This volume, a product of collective work by scholars associated with the Lokniti network, aims to explain the dynamics in electoral politics in the Indian states to the Lok Sabha elections of 2004.
Using electoral politics as a ‘moment’ for analysing the wider politics of the states, the volume contains essays on 19 states. It also has three general essays that provide the context of the analysis of state politics in India. While delineating the ‘what’ of electoral outcomes, this volume addresses deeper questions about politics that include the ‘why’ and ‘how’ of politics in different states of India. Each essay focuses on what contributed to an electoral outcome and attempts to provide the context of the outcome in the larger socio-economic and historical mosaic of state politics. The essays use survey data to provide answers to critical questions on citizens’ perceptions of their government, political leadership and the nature and context of political choices.
The essays draw upon the research tradition established by the Centre for the Study of Developing Societies (CSDS) since the early 1990s. More specifically, these articles use the data from the National Elections Study 2004, the largest scientific study of the Indian elections for building an evidence-based understanding of the Indian voter.
The outcome of the 14th General Elections to the Lok Sabha constitutes a puzzle, something that continues to elude political authors, analysts and the public after the results were announced. The outcome of the elections — the constituency-level results and the national tally for the major parties — was known within a few hours of the beginning of the counting. The electoral verdict — that a Congress-led alliance was to replace the National Democratic Alliance (NDA) — was clear by the evening of the same day. Yet the mandate of the elections was not clear even after the proverbial electoral dust had settled down. Neither the political establishment nor the knowledge industry could forge anything like a shared common sense. The initial bewilderment settled in popular political folklore of a cautionary tale whose move is profoundly unclear.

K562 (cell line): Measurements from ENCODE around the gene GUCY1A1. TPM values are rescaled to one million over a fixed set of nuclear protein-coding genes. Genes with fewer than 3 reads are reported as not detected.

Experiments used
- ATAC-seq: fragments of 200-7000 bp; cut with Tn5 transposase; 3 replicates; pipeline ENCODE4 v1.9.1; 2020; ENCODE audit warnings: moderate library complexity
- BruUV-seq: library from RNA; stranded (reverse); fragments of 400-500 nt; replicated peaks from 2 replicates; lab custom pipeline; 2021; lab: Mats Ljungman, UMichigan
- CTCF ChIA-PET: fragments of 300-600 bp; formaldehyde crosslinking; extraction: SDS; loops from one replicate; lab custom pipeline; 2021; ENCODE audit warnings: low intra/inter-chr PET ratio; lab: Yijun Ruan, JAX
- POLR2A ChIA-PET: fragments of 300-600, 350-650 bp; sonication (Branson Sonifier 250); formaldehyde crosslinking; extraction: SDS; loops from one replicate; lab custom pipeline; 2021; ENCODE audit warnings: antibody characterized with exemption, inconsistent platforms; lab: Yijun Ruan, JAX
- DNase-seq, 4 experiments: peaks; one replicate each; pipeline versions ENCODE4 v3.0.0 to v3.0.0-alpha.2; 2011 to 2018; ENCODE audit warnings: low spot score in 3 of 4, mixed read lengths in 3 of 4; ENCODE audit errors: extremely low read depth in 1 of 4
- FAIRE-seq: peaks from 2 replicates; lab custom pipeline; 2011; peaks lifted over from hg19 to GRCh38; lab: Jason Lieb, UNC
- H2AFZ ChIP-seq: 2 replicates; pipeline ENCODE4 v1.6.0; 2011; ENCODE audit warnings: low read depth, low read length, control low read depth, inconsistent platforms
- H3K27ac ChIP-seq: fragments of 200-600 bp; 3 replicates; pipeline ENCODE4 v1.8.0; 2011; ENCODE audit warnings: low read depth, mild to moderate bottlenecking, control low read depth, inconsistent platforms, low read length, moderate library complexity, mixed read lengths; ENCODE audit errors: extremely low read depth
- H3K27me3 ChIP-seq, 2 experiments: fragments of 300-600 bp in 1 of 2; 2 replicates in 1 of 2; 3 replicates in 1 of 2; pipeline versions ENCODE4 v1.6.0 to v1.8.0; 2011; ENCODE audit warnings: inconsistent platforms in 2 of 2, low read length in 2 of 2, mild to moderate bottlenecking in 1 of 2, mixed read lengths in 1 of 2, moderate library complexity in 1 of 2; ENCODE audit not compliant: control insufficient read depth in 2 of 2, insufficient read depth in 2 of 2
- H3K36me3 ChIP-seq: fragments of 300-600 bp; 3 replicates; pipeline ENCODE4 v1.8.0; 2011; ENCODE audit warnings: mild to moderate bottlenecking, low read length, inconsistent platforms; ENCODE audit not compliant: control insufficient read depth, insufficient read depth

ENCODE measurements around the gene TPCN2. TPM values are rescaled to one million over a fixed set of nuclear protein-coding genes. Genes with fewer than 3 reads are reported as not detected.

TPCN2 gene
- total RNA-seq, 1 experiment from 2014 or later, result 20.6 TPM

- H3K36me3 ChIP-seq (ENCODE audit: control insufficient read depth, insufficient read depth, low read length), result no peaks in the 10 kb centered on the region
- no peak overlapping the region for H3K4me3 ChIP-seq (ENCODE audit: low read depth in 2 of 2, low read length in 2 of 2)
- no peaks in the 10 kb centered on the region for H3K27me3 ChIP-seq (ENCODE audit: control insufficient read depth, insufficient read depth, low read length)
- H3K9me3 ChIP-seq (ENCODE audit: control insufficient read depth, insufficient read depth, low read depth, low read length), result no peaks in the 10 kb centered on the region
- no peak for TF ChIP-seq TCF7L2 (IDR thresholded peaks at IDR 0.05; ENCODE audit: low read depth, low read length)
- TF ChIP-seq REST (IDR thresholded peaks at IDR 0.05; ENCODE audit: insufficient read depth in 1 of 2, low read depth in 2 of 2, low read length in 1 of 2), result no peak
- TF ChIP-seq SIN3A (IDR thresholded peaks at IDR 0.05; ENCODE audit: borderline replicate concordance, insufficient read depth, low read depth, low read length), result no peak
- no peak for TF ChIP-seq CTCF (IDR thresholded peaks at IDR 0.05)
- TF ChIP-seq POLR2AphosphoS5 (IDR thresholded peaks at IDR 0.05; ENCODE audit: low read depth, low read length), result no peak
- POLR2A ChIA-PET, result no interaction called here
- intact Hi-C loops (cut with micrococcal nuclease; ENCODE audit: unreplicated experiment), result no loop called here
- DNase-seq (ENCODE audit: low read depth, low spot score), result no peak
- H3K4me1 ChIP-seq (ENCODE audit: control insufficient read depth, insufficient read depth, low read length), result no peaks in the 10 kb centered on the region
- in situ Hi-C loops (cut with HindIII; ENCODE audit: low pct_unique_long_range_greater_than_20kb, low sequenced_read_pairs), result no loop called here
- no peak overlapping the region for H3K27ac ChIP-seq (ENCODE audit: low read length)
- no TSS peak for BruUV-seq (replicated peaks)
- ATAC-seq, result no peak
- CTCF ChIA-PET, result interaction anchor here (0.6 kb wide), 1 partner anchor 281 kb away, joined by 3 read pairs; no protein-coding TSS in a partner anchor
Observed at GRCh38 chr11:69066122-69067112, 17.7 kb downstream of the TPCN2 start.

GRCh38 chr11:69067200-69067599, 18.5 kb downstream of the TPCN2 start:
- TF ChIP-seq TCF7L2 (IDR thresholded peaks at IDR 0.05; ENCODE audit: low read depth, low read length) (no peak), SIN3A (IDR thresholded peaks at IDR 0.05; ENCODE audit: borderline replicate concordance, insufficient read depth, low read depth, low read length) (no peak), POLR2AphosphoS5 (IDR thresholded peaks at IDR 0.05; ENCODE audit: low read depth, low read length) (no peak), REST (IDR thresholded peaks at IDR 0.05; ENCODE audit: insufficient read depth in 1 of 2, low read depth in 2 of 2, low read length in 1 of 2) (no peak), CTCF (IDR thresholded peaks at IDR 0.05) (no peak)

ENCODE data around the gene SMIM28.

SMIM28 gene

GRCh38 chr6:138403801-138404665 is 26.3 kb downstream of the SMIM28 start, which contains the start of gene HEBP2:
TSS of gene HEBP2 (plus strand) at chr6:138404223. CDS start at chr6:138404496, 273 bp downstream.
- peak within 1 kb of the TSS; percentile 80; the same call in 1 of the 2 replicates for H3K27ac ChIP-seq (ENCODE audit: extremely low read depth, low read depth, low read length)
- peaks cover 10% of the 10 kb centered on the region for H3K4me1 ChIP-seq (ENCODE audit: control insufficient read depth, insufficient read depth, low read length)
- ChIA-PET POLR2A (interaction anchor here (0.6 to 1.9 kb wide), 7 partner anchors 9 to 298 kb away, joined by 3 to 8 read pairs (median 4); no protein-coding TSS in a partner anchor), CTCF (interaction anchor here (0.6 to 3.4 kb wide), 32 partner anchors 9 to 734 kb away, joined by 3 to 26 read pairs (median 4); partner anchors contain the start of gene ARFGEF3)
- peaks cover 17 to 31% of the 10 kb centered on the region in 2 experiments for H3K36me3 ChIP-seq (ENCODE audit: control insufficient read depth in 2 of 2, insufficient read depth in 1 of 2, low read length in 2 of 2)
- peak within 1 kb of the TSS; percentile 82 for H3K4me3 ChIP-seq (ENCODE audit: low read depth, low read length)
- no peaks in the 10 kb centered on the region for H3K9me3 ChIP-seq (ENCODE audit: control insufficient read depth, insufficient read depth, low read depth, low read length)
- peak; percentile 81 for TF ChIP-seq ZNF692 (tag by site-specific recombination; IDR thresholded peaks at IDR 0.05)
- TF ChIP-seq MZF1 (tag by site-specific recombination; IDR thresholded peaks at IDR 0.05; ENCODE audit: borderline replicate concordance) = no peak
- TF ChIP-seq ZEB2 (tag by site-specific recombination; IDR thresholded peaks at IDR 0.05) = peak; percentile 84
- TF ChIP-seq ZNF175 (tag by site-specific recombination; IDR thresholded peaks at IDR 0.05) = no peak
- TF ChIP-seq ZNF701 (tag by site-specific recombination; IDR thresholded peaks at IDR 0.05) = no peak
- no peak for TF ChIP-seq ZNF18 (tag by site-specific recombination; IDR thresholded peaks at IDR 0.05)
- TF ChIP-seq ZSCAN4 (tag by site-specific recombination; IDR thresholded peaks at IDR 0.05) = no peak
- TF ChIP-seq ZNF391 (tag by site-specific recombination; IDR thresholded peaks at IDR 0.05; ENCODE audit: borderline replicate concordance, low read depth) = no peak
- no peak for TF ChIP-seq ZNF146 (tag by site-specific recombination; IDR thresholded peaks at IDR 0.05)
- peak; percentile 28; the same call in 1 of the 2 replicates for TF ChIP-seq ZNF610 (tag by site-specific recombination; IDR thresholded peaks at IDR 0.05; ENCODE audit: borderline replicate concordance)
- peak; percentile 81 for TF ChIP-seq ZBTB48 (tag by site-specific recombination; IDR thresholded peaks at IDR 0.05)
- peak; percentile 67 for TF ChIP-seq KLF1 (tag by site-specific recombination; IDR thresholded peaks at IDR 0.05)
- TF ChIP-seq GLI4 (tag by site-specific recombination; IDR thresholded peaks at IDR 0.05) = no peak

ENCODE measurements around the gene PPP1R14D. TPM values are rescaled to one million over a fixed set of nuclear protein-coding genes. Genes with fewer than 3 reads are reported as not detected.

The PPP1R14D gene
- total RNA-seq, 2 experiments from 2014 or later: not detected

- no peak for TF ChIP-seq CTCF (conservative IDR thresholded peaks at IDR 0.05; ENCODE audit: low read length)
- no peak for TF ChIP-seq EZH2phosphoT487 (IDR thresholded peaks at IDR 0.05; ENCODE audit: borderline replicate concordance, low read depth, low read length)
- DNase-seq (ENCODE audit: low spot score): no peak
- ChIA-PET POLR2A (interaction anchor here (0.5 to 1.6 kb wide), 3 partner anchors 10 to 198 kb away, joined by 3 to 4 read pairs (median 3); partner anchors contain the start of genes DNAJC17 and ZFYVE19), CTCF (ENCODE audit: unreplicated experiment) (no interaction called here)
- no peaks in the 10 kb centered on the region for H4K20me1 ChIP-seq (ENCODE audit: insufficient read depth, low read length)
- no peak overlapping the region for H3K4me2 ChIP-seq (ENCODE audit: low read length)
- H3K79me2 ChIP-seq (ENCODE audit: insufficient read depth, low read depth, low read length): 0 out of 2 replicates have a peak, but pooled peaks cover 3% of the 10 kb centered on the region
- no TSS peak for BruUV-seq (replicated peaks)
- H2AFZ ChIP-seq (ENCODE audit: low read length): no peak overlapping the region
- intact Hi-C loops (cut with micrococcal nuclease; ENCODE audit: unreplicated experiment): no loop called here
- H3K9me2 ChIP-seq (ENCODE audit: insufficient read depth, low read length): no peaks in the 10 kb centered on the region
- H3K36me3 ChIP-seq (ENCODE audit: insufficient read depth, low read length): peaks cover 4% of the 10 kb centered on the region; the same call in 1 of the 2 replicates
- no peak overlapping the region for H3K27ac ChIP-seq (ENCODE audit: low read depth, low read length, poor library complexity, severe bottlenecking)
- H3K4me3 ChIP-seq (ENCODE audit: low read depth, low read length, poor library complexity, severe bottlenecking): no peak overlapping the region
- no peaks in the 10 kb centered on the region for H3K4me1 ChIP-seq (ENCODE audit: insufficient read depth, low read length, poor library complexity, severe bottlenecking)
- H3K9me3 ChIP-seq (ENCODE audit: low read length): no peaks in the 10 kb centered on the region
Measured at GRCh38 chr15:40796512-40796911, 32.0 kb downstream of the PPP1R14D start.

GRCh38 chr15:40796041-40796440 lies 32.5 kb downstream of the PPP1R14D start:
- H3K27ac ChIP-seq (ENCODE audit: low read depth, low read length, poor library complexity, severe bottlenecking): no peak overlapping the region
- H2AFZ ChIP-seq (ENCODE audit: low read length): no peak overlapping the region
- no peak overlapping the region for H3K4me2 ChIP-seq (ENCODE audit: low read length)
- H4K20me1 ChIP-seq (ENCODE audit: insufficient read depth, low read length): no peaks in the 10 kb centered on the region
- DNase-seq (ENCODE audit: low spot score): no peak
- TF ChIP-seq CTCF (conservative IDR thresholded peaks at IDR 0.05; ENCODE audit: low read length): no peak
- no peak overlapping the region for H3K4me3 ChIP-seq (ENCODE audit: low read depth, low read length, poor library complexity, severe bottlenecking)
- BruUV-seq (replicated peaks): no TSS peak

In a sense all the essays in the collection are attempts to respond to this puzzle by way of making an informed intervention in this theoretical as well as ideological contestation.
The first section takes a look at the contours of the outcome, the final picture of vote share to understand what needs to be explained. A very narrow range of outcomes was available in the election and the NDA’s ‘defeat’ and the UPA ‘victory’ were much less sweeping than they appeared on the day of the counting.
The second section gives some common explanation of this outcome and suggests that some of the most popular explanations are deeply flawed.
The third section looks at the underlying causal patterns by describing the structure of political competition within which the election is embedded.
The fourth section summarises the effect of the alliance that worked to the advantage of the UPA.
The fifth and sixth sections disaggregate the outcome by two principal sets of variables — the geographical and the social patterns of voting — to pick up clues about the meaning of the verdict. The break-up shows that the changing verdicts at the state level were critical to the outcome, as were subtle shifts in the national and social pattern of voting.
In conclusion the book presents the competing hypotheses about why the Indian electorate voted the way it did. The evidence presented in the essays suggests that the national verdict cannot be explained with reference to short-term factors related to the campaign effect or more visible factors, like the leadership, or the performance of the government.
What is of importance is to keep in mind the very long-term structuring of political choices and by the contingent factors like people’s assessment of their respective state governments and the new electoral coalitions.
This book will be of great interest to the demographers and political analysts.
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